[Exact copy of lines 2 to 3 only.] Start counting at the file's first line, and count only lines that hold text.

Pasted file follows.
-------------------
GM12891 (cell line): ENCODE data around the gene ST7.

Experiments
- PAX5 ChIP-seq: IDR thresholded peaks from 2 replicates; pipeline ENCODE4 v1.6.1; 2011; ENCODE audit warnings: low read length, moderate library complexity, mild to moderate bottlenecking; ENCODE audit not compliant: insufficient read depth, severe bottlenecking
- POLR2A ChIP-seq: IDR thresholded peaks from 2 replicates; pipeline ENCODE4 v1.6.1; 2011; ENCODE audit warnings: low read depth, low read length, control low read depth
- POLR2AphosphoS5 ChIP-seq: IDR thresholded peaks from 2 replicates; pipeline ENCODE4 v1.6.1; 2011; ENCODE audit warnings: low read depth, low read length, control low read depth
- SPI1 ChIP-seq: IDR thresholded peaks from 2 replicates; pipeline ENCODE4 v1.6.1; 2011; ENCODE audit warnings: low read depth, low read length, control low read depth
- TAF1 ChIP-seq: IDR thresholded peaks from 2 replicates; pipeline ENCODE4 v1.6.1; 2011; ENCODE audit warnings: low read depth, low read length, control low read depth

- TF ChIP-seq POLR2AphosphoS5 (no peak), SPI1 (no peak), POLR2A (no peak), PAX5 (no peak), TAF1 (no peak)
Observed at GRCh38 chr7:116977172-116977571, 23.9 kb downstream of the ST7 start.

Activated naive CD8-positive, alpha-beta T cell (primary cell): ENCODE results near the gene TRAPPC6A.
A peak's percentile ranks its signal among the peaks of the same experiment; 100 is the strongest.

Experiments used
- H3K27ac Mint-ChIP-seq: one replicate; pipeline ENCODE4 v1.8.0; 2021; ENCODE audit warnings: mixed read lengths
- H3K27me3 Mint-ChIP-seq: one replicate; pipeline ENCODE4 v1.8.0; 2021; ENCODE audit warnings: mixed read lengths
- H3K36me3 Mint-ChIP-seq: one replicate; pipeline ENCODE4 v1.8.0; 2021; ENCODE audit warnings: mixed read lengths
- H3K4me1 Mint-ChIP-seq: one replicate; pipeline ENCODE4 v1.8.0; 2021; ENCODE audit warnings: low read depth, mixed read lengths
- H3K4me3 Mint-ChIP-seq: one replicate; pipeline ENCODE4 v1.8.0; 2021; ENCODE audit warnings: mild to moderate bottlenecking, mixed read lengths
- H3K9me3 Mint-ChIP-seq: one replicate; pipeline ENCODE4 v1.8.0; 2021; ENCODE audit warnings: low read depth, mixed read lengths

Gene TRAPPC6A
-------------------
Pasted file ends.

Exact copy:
Experiments
- PAX5 ChIP-seq: IDR thresholded peaks from 2 replicates; pipeline ENCODE4 v1.6.1; 2011; ENCODE audit warnings: low read length, moderate library complexity, mild to moderate bottlenecking; ENCODE audit not compliant: insufficient read depth, severe bottlenecking